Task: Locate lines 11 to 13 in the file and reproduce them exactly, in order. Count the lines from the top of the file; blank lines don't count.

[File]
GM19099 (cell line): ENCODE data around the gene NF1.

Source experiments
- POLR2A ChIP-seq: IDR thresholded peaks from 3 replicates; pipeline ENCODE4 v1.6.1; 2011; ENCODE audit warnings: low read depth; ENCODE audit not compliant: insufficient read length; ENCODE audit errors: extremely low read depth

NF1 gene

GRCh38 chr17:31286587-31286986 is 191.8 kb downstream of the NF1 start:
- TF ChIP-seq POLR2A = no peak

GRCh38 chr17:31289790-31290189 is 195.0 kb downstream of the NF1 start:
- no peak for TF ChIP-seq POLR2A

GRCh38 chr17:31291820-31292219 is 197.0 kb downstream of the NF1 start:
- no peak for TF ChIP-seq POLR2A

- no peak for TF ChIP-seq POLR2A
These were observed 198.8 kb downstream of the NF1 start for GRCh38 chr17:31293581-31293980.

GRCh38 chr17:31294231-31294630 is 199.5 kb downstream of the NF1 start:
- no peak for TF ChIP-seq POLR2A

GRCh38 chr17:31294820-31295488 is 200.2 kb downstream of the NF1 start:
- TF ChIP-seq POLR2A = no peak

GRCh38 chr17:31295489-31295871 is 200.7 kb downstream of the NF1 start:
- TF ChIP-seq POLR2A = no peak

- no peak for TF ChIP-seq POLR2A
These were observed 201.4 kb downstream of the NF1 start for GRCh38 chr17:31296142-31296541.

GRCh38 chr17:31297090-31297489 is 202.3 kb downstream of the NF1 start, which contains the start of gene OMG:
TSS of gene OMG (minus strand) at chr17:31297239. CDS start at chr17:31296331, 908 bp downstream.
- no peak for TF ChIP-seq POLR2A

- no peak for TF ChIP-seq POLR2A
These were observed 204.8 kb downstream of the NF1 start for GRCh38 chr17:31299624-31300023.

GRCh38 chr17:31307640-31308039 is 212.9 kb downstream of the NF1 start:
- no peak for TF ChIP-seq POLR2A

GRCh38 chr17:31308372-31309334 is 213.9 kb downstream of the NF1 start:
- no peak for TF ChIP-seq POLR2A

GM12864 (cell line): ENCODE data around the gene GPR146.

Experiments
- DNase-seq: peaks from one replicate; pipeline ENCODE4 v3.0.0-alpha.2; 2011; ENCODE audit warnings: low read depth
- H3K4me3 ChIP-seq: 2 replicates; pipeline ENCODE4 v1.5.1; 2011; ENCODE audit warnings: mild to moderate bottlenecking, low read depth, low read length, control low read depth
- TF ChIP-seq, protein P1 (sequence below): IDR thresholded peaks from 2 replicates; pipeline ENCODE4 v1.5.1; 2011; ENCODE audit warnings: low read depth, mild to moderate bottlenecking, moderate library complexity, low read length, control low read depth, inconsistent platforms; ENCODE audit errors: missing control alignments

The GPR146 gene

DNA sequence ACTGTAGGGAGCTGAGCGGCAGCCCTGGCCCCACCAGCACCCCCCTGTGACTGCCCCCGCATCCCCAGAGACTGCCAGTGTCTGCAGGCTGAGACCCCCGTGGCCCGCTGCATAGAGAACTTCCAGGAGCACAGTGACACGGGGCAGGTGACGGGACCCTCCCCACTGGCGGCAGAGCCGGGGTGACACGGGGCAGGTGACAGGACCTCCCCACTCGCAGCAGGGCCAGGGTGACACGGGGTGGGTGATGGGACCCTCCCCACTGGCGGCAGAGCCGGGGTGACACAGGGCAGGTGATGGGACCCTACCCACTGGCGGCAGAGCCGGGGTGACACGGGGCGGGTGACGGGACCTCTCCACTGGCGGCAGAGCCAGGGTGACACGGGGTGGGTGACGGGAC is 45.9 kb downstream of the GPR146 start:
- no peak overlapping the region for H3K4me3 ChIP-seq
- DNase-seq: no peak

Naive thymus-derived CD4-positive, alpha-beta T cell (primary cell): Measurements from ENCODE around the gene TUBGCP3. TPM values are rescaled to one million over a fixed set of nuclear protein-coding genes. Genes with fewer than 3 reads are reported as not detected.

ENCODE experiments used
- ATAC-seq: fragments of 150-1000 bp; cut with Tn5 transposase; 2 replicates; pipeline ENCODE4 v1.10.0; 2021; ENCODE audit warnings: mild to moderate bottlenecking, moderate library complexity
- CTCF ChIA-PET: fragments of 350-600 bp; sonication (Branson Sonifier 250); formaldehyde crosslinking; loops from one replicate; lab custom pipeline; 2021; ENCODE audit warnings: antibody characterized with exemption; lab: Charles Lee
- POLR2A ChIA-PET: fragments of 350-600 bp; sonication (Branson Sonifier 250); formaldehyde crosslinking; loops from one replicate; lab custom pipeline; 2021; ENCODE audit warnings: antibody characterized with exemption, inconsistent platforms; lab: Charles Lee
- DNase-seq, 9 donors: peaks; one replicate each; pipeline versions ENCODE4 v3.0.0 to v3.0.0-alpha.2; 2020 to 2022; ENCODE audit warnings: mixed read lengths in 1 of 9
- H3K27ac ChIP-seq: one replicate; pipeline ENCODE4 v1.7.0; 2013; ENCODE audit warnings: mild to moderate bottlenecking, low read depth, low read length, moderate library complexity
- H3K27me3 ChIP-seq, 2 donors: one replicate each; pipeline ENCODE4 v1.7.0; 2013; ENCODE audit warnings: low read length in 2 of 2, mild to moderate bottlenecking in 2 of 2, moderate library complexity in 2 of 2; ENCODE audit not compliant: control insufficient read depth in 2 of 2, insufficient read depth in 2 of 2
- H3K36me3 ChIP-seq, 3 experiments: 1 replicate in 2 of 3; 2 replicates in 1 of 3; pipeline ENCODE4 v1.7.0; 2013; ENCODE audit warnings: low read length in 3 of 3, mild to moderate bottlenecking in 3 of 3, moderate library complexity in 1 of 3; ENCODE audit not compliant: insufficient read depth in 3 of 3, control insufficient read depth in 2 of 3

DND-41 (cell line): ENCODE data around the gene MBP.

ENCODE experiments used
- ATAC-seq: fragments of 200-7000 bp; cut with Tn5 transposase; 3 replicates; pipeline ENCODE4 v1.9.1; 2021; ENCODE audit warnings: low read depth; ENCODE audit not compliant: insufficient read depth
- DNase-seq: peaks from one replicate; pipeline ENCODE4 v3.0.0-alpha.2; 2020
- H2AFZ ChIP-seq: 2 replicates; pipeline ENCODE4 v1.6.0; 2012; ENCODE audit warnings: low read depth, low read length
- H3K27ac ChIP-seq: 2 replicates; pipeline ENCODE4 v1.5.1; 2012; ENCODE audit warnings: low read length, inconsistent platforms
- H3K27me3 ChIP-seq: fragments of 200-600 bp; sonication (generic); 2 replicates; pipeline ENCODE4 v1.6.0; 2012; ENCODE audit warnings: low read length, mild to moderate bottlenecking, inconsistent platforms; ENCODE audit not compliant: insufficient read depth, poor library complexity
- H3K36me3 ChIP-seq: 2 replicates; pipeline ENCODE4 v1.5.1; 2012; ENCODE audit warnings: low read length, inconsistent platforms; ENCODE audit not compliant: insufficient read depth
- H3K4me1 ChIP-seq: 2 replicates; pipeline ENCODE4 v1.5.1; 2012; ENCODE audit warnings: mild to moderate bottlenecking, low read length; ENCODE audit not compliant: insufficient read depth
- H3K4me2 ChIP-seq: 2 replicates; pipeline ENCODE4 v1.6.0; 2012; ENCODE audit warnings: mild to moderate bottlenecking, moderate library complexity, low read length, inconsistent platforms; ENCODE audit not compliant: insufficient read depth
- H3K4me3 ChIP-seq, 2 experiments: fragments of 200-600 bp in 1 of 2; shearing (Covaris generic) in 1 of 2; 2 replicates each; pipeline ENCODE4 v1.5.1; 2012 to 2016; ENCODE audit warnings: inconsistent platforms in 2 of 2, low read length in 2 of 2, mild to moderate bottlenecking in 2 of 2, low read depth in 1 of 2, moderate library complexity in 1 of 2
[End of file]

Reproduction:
- no peak for TF ChIP-seq POLR2A
These were observed 198.8 kb downstream of the NF1 start for GRCh38 chr17:31293581-31293980.

GRCh38 chr17:31294231-31294630 is 199.5 kb downstream of the NF1 start: